The new Dean of the University of California, Berkeley’s School of Law is none other than Sujit Choudhry, a prolific scholar and an international expert on comparative constitutional development. He has to his credit more than seventy articles, reports and book chapters.
Choudhry, now 44, was born in Delhi and raised in Toronto. He attended the Dr. Eric Jackman Institute of Child Study Laboratory School at the University of Toronto and later went on to obtain his undergraduate degree from McGill University, and is a graduate of the University of Toronto’s Faculty of Law.
Choudhry spent his first 12 years as an academic at the University of Toronto, and served in several roles that allowed him to be an important participant in discussions about the challenges facing many public law schools.
“My legal studies essentially began at Oxford, where I got a law degree and studied English constitutional law. I returned to Canada and studied Canadian constitutional law. Then I interned with a legal team in South Africa, as part of the certification of that country’s constitution in 1996, and learned about constitutional law there. I soon got my LL.M. at Harvard, and learnt about American constitutional law. Now, I’m co-editing the Oxford Handbook of Indian Constitutional Law with Pratap Bhanu Mehta”, says a confident Choudhry.
Initially Choudhry felt that he wanted to settle in Canada permanently. However, his academic endeavors lead him to the US where he eventually moved to New York University in 2011 and UC Berkeley School of Law in 2014.
However he is by no means limited to the world of academia. Choudhry is also a member of the United Nations Mediation Roster, has worked as a consultant to the World Bank Institute and holds expertise with regards to constitutional transitions in Egypt, Jordan, Libya, Tunisia, Nepal, and Sri Lanka.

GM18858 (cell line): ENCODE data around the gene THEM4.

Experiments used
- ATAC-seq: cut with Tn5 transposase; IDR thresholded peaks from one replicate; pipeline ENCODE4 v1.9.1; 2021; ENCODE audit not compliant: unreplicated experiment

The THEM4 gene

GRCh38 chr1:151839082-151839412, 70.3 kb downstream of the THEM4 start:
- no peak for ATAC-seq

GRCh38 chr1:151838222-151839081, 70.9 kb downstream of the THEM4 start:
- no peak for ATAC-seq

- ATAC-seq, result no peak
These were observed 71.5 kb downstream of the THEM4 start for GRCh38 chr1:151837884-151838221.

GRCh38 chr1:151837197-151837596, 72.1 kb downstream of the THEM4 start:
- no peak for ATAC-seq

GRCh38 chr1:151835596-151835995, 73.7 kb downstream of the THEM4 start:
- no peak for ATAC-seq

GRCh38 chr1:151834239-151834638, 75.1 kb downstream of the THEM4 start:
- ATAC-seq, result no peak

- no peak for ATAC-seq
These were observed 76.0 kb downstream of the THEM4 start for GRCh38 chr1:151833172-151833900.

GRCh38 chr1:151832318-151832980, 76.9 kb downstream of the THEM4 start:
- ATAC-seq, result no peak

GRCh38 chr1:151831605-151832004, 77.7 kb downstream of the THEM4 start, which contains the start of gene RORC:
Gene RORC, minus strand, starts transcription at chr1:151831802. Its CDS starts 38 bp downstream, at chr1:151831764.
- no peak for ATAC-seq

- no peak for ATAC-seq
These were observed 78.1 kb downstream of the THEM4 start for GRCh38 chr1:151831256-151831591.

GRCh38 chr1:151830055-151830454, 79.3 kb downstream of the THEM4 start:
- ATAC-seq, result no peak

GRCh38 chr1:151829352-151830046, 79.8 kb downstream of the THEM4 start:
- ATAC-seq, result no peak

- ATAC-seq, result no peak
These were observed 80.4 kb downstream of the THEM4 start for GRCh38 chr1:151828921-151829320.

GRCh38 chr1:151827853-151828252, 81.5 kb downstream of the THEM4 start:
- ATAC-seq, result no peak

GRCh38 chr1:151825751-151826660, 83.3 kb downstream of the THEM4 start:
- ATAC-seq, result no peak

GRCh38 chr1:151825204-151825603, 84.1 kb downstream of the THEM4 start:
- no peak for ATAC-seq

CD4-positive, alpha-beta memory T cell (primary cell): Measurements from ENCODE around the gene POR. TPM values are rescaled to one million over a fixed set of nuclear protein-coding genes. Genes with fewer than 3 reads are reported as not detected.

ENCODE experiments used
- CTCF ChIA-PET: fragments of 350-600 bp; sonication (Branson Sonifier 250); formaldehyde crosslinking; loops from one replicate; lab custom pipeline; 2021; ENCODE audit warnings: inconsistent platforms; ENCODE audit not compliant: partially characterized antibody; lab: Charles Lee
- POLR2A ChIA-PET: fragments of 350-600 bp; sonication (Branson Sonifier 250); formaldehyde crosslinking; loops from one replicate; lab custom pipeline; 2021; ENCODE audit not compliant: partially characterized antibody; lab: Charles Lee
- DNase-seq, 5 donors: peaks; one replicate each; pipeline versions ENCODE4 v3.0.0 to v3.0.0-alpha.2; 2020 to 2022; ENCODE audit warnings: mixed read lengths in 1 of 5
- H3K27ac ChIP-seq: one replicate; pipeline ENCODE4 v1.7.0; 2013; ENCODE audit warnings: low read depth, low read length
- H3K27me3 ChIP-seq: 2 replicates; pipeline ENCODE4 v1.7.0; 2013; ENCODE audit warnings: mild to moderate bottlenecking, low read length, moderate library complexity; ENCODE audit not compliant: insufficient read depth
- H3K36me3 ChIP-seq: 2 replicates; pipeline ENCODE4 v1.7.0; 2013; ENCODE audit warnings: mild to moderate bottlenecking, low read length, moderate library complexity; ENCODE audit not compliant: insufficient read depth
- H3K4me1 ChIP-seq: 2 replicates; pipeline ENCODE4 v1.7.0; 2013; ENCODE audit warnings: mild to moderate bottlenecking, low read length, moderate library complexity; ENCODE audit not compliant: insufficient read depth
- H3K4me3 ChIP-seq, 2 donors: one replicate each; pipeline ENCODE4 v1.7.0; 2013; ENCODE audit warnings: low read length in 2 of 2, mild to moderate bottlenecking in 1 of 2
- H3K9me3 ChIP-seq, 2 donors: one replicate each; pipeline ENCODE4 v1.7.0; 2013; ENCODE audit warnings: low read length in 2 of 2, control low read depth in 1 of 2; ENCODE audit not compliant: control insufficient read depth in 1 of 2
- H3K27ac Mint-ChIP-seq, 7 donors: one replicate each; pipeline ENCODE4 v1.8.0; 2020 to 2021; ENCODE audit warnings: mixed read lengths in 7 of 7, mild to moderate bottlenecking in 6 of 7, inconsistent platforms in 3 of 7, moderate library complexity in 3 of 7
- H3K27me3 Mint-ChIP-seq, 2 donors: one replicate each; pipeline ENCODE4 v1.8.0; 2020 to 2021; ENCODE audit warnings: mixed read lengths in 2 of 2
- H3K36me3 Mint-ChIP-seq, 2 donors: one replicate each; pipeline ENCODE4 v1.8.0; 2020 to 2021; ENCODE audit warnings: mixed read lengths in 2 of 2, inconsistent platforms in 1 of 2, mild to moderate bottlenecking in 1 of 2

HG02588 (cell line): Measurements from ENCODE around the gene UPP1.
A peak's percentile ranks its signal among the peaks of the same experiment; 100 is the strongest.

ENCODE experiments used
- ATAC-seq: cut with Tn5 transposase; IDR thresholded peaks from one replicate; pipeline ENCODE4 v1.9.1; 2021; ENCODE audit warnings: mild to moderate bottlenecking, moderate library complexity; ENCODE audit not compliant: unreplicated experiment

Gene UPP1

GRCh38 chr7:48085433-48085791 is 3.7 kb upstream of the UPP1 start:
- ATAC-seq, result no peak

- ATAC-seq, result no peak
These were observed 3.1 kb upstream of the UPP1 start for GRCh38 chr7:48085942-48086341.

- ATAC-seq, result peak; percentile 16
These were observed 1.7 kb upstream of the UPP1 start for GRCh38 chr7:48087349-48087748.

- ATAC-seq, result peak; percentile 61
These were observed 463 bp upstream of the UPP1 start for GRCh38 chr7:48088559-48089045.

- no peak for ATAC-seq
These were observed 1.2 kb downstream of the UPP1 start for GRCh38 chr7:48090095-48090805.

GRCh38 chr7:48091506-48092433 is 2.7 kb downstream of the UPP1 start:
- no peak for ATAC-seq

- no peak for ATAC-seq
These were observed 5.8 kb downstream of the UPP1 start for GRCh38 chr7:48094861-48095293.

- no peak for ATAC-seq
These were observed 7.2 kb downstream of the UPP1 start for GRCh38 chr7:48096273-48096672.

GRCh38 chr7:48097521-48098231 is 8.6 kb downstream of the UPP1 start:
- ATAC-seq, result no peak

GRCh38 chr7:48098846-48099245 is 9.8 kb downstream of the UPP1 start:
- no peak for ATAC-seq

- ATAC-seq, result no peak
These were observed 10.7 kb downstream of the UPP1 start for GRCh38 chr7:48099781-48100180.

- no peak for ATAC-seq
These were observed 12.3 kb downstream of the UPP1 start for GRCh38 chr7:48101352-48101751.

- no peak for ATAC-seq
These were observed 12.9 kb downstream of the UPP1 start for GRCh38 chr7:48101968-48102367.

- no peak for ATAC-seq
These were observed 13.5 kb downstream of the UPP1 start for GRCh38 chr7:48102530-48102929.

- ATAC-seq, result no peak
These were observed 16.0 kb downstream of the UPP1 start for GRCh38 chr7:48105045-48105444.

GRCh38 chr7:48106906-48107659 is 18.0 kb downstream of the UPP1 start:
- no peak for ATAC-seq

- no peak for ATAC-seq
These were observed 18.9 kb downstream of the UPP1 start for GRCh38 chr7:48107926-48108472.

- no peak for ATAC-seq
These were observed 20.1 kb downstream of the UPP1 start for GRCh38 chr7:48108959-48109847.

In 2010, he received the Trudeau Fellowship, and later also worked as Law Clerk to Chief Justice Antonio Lamer of the Supreme Court of Canada.
He is particularly fascinated with human rights and democracy in the wake of the Arab Spring.
In response to the several new reports released by The Center for Constitutional Transitions this year, he feels that as these Constitutional courts may play an important role in consolidating democracy after a constitutional transition, it’s essential that they be independent and accountable.
Q&A with Mr. CHOUDHRY
Q: How do you view Your Your biggest obstacles?
A: “I have had a very fortunate life steeped in academia. My father was a Professor of Economics at Canada’s leading and largest public university, and my mother taught nursing. I am the product of a public university education, and thus I have been engaged with the special mission and responsibility of public universities for most of my adult life.
That sense of our collective public mission underscores my interest in constitutional transitions and the fundamental principles of democratic rights. During field research, I’ve witnessed the struggles of oppressed societies and appreciate the hardships they face daily. In 2003, I traveled with a team of foreign constitutional experts to Sri Lanka to propose a federalist solution to the country’s ethnic conflict. We drove past burned-out villages and barbed-wire checkpoints guarded by machine gun–toting soldiers. I made similar trips to Nepal in 2007 and 2010 in support of constit-utional negotiations, where I met with political party leaders and former Maoist guerrillas. I’ve learned from their struggles and feel an urgency to give something back to our global community.”
Q: How does it feel to be the first South Asian-origin scholar to be named Dean of the School of Law at Berkeley?
A: “I’m thrilled to be the next dean of UC Berkeley School of Law. It’s a great honor and an extraordinary opportunity. It’s also humbling to know that I’m setting such a precedent among my peers.”
What would you say about Constitutional transitions in the region that has experienced the Arab Spring?
“Constitutional design—and the core principles of constitutional transition—are critically important in the Arab region.
It’s important to recognize the differences among Arab countries in their respective transition processes. In fact, no perfect model exists to work across all Arab countries. But inclusivity is essential in the constitution building process, as well as institutional safeguards, to avoid a path towards new authoritarianism.”
What are some of the things you like doing in your free time?
A: “I like to spend my free time with my children, enjoying my family life.”